It is the Torah’s most exciting, most cinematic story. The
Israelites, newly freed from slavery, were camped at the shores of the sea when suddenly the sounds Pharaoh’s approaching
chariots filled the air. Realizing they were trapped, the ex-slaves cried
bitterly to Moses, “Were there too few graves in Egypt, that you brought us to
die here?” (Exodus 14:11) Moses prayed for deliverance, and was commanded:
“Tell the Israelites to go forward. And you lift up the rod and hold out your
arm over the sea and split it.” (Exodus 14:15-16)
Moses raised the rod, the sea split and the Israelites
crossed in safety. Then, they beheld the final act of Exodus drama: The sea
crashed down upon Pharaoh and his armies. As they once drowned Israelite
children in the Nile, now the Egyptians drowned in the Red Sea. The Israelites
raised their voices in song. They had been slaves. Their parents, grandparents
and great-grandparents had been slaves and, for all they knew, their children
and grandchildren would be slaves. But suddenly, overnight, they received the
gifts of freedom and the promised return to the land of their forefathers.
That’s how the Torah tells the story. But when the rabbis of
the Talmud told it, an element was added. Typical of Midrash, a vignette finds
its place between the lines: The people cry out, Moses prays and God commands.
But when Moses lifts his rod to split the sea, nothing happens. He tries again,
carefully rehearsing God’s words to himself. And again, nothing. Panic builds
within him, he tries and tries again. But the sea does not move. Beads of
perspiration rise on his forehead, the people renew their screams of terror, but
Moses is powerless. Suddenly, out of the crowd, comes one man, identified by
the Midrash as Nachshon ben Aminadav, a prince of the tribe of Judah. To the
astonishment of the people gathered on the shores of the sea, Nachshon jumps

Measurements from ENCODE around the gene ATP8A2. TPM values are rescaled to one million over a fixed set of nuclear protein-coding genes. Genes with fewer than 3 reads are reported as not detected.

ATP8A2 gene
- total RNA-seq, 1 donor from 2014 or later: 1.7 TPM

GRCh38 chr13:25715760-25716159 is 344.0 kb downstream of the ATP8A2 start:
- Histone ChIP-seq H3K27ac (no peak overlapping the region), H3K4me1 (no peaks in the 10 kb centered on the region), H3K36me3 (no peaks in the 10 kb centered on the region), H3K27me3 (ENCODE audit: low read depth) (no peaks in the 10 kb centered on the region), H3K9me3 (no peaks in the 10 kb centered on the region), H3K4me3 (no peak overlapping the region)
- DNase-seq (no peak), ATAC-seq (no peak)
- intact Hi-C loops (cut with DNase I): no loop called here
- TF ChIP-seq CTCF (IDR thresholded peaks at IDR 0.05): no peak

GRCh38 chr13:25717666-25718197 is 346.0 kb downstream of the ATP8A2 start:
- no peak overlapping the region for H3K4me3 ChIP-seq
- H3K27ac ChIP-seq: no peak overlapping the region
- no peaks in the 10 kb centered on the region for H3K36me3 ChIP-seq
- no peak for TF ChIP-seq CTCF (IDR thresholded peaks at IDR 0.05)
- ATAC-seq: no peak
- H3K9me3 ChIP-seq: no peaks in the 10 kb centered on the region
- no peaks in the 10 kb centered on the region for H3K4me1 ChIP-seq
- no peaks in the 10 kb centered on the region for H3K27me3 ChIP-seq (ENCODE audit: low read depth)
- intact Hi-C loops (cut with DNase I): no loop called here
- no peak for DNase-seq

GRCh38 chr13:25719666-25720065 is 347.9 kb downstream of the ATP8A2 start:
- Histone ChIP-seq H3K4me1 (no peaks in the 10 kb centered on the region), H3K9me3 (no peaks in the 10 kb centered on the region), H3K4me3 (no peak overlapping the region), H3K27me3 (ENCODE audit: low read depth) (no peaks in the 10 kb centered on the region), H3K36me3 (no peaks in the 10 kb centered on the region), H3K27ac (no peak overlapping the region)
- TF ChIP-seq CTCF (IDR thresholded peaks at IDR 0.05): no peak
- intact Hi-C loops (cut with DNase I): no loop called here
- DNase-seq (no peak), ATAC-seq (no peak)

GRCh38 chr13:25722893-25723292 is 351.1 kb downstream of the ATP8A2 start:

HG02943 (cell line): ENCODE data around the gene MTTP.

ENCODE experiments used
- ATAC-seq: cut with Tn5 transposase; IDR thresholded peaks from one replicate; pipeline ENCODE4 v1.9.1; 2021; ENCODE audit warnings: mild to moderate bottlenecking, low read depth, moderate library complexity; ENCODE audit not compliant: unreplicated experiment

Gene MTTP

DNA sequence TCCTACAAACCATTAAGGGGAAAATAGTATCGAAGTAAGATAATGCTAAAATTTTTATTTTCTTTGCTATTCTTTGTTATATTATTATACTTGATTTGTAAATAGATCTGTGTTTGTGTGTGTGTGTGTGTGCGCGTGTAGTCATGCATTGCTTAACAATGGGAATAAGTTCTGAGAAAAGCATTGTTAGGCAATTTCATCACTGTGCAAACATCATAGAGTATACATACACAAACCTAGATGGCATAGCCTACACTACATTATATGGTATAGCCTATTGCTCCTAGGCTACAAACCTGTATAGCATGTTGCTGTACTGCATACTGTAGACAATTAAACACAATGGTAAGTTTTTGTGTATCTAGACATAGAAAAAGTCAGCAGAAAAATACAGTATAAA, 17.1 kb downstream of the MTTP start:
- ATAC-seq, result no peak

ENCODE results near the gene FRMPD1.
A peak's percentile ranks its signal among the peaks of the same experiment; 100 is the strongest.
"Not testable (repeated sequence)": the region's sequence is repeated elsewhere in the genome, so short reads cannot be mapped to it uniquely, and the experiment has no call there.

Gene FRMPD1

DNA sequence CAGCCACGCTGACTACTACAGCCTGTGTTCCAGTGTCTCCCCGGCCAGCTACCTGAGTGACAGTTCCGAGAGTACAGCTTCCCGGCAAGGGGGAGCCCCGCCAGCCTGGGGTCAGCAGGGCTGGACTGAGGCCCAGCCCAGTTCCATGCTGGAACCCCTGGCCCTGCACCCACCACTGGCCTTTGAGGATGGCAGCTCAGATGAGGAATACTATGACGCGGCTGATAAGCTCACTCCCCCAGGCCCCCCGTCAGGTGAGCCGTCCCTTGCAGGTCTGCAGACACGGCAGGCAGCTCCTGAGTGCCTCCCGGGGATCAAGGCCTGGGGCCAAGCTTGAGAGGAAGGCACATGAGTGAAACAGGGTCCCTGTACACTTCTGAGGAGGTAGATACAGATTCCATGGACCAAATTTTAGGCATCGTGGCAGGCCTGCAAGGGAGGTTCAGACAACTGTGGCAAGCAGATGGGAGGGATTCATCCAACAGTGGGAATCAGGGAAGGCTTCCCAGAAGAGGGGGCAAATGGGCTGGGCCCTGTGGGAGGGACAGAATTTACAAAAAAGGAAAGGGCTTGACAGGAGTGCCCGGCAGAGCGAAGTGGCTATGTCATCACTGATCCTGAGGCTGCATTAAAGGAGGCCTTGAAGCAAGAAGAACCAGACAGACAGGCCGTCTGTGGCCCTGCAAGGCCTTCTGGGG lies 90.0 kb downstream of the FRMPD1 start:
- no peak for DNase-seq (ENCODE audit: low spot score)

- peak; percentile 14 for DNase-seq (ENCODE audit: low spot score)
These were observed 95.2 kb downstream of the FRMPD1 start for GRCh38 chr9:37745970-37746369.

into the water.
“Are you crazy? What are you doing?” shout his family. He
knows exactly what he’s doing. He understands, as no one else, not even Moses,
why the sea would not split. He understands that all of redemption to this
point has been an act of God. God sent Moses, and God sent the plagues; God
shattered Pharaoh’s arrogance, and God brought the Israelites to the shores of
the Sea. But now, God was waiting to see if but one Israelite would take the
task of redemption into his own hands. Would one be willing to risk himself to
finish the process of liberation?
So, Nachshon jumps in and wades out until the water reaches
his waist. His family’s screams fade as the people stand in silence, watching
in wonder. He wades out and the water reaches higher. Finally, the water covers
his nostrils. And at that point, with Nachshon’s life in peril, the sea opens
and Israel crosses in safety.
This story isn’t found in the Torah. It was inserted by the
rabbis. For as much as they loved and revered the Torah’s exodus story, they
knew that something was missing. Missing was the human role in the process of
redemption. God creates the conditions for redemption. But if redemption is to
come, someone must jump into the water. Someone of vision and courage must be
willing to put his or her life on the line and jump into the waters of history
to bring us out of slavery. And that kind of courage is the greatest of God’s
miracles, the most powerful sign of God’s stake in human history.
Standing on the shore, patiently or anxiously, faithfully or
cynically, brings nothing — no salvation, no rescue, no transformation of
society or history.
Understand that the waters are cold and dangerous, the
currents strong and unpredictable. Sometimes the water splits and sometimes it
doesn’t. But only when someone is willing to jump in, will redemption be ours.
And these are the holy ones whose faith redeems us from slavery and whose
courage redeems us from hopelessness. Nachshon, the Bible teaches, was the
ancestor of Boaz, who was the ancestor of King David, who is the ancestor of
the Messiah. Â
Ed Feinstein is rabbi of Valley Beth Shalom in Encino.
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